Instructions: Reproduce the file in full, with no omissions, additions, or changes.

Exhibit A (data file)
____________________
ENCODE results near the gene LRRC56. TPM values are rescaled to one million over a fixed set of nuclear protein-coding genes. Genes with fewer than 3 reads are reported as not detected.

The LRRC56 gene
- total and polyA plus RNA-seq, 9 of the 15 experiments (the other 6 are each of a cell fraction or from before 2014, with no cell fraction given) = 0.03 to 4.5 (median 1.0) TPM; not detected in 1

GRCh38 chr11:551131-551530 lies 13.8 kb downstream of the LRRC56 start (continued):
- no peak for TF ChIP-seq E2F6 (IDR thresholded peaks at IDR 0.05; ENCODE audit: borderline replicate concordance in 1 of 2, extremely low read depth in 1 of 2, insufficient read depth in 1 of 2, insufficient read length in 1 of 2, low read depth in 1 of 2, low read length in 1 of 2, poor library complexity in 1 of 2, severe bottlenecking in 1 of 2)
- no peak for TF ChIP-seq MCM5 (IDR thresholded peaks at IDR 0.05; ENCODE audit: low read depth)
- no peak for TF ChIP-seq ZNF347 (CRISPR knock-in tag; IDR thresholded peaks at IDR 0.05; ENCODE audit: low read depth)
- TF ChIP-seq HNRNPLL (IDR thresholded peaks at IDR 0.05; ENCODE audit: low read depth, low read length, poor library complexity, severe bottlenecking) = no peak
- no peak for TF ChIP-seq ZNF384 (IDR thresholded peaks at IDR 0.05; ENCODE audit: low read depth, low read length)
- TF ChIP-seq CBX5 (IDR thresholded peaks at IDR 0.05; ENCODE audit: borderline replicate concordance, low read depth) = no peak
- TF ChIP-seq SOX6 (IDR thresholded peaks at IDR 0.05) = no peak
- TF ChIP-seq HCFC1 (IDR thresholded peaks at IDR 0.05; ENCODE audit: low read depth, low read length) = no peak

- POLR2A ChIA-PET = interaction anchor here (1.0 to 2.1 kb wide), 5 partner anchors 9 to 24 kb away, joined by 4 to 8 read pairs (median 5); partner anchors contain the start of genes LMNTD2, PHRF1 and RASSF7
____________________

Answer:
ENCODE results near the gene LRRC56. TPM values are rescaled to one million over a fixed set of nuclear protein-coding genes. Genes with fewer than 3 reads are reported as not detected.

The LRRC56 gene
- total and polyA plus RNA-seq, 9 of the 15 experiments (the other 6 are each of a cell fraction or from before 2014, with no cell fraction given) = 0.03 to 4.5 (median 1.0) TPM; not detected in 1

GRCh38 chr11:551131-551530 lies 13.8 kb downstream of the LRRC56 start (continued):
- no peak for TF ChIP-seq E2F6 (IDR thresholded peaks at IDR 0.05; ENCODE audit: borderline replicate concordance in 1 of 2, extremely low read depth in 1 of 2, insufficient read depth in 1 of 2, insufficient read length in 1 of 2, low read depth in 1 of 2, low read length in 1 of 2, poor library complexity in 1 of 2, severe bottlenecking in 1 of 2)
- no peak for TF ChIP-seq MCM5 (IDR thresholded peaks at IDR 0.05; ENCODE audit: low read depth)
- no peak for TF ChIP-seq ZNF347 (CRISPR knock-in tag; IDR thresholded peaks at IDR 0.05; ENCODE audit: low read depth)
- TF ChIP-seq HNRNPLL (IDR thresholded peaks at IDR 0.05; ENCODE audit: low read depth, low read length, poor library complexity, severe bottlenecking) = no peak
- no peak for TF ChIP-seq ZNF384 (IDR thresholded peaks at IDR 0.05; ENCODE audit: low read depth, low read length)
- TF ChIP-seq CBX5 (IDR thresholded peaks at IDR 0.05; ENCODE audit: borderline replicate concordance, low read depth) = no peak
- TF ChIP-seq SOX6 (IDR thresholded peaks at IDR 0.05) = no peak
- TF ChIP-seq HCFC1 (IDR thresholded peaks at IDR 0.05; ENCODE audit: low read depth, low read length) = no peak

- POLR2A ChIA-PET = interaction anchor here (1.0 to 2.1 kb wide), 5 partner anchors 9 to 24 kb away, joined by 4 to 8 read pairs (median 5); partner anchors contain the start of genes LMNTD2, PHRF1 and RASSF7